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Dribble Castles

We’re on our way up to the coast from a fantastic few days on the edges (and a couple of nights in) the Sahara.

Some of you might know that the word ‘sahara’ means ‘desert’. And a desert it is. But in Morocco, indoors and outdoors, and inhabited and uninhabited, and desert and oasis, tend to blend. What that means is that Zagura, less than half an hour from the “Warning: You are entering the desert. Water is scarce,” signs, is a gorgeous, bustling small city, with pink buildings and date palms as far as the eye can see. We could actually pick dates from the roof of the hotel, if we put our lives just a tiny bit on the line, which is well worth it: I don’t even like dates. But these are magical. These dates are like candy.

We had the opportunity to visit a few casbahs. That’s where I get the title–the few we’ve seen prior to this leg of the trip were distant and in disrepair, and reminded me of that particular breed of sandcastle. That’s because they’re made of mud, and once you move out and stop re-mudding the walls every few years, they’ll begin to wash away. That impermanence belies the fact that the casbahs we visited had stood for five or six-hundred years. These intricately-constructed, climate-controlled communities are still home, in some cases, to hundreds of families apiece, not to mention hotels, souks, mosques, and at least one really kickass history museum focused on the history of different tribes in the area. The interactive birthing room (complete with a strap to pull on during labor, perfume to spray your guests with before they enter, and a real live plastic baby in swaddling clothes) was a highlight.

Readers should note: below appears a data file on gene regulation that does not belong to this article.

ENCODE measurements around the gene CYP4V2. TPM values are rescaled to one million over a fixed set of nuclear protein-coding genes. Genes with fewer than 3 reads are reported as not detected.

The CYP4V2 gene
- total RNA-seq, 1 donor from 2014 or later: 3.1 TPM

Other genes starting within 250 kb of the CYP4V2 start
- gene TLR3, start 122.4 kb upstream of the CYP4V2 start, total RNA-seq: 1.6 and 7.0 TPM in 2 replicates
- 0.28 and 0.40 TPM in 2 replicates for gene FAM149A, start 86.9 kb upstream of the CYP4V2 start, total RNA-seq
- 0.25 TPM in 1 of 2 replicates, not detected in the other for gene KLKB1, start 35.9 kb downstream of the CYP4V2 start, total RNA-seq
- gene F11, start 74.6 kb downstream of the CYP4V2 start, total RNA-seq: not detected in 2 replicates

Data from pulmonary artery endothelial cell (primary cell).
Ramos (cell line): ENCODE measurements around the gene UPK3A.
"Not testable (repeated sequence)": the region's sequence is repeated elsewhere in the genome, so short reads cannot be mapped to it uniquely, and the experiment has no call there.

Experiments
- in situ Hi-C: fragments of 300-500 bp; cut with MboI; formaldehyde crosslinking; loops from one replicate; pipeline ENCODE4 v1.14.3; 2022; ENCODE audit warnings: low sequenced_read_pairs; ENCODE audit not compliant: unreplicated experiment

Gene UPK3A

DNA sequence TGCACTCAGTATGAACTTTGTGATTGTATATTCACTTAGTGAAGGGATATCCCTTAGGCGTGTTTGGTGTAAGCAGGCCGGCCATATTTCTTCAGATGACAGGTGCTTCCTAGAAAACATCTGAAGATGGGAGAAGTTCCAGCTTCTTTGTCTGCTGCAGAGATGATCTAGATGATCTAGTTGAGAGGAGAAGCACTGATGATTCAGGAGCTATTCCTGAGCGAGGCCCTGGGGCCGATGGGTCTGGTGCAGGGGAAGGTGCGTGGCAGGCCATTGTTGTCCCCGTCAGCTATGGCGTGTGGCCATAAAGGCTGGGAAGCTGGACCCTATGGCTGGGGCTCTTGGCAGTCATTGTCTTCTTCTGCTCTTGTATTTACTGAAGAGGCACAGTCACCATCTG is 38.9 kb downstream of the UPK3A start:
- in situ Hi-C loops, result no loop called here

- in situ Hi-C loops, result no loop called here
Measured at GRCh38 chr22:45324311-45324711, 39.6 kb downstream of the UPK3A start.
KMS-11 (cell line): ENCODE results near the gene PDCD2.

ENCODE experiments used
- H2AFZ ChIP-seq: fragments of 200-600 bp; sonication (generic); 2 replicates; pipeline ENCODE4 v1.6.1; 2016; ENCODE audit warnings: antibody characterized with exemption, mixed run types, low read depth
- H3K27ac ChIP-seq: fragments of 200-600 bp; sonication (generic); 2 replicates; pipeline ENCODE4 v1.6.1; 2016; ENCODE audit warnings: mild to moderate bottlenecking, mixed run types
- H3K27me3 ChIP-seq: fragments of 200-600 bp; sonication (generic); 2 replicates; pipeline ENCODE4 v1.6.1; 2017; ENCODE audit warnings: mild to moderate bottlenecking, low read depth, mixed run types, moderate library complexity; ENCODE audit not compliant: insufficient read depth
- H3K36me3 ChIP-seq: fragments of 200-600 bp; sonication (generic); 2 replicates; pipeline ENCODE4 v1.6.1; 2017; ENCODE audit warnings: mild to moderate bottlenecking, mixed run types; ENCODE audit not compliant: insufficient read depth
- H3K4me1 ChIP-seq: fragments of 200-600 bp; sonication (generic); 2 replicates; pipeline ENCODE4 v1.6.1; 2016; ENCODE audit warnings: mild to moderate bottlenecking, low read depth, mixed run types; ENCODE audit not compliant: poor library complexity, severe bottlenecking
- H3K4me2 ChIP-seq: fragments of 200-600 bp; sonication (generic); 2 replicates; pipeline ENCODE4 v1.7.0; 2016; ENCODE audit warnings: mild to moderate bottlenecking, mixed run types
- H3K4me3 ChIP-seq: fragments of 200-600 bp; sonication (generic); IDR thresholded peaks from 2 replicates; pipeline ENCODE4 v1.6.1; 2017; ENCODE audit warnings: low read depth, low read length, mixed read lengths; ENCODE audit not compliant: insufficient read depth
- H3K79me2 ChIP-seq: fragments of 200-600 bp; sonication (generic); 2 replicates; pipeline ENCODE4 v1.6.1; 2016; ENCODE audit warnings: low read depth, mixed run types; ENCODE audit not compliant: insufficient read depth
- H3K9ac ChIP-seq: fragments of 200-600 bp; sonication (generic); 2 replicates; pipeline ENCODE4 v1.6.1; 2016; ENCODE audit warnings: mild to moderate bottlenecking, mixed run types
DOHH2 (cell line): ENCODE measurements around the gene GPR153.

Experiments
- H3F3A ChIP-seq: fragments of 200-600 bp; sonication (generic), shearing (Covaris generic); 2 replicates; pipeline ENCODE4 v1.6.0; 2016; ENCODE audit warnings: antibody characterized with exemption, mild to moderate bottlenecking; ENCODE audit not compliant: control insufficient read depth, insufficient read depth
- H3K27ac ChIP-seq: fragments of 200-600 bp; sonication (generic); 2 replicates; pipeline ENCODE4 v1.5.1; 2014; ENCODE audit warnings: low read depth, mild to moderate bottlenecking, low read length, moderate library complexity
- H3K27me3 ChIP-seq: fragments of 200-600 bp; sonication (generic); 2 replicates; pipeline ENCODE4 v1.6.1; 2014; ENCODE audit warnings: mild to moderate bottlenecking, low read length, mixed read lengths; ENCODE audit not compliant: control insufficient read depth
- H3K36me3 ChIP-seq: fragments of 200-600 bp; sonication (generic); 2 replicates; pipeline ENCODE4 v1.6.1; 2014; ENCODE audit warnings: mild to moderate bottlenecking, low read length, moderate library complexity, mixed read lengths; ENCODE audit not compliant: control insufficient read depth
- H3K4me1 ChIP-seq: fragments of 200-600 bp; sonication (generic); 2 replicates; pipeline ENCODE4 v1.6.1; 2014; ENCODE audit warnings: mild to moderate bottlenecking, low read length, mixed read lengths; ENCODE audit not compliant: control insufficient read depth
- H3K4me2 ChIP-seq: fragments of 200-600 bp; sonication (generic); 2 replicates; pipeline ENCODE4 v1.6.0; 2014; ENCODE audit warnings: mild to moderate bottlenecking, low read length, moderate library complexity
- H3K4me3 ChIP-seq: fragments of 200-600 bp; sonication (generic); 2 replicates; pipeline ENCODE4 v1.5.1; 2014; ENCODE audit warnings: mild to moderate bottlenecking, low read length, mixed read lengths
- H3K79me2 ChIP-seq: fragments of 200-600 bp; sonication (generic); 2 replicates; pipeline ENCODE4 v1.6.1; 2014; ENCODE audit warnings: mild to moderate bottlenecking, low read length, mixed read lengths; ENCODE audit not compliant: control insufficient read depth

And then we went to the desert proper. We got there in the late afternoon, and it was windy. The sand acts like a liquid. It’s so fine it goes straight through your socks, and blows in little rivers. The sun was starting to set, and through the sand it all looked silver. The wind was literally blowing the breath out of my mouth, but no matter what the weather it still would have been breathtaking. I’ve never dreamed of going to the desert. I couldn’t imagine what beauty there could be where there was no life. I wasn’t prepared for it. I’m not sure I’ve ever seen a landscape before, even in Morocco, that was totally foreign to me, until the Sahara. But I was caught off-guard, and in moments of surprise you can really feel the awe you should. That’s what I think, anyway.

My camera died at that moment.

So I rolled around in the sand with everybody else.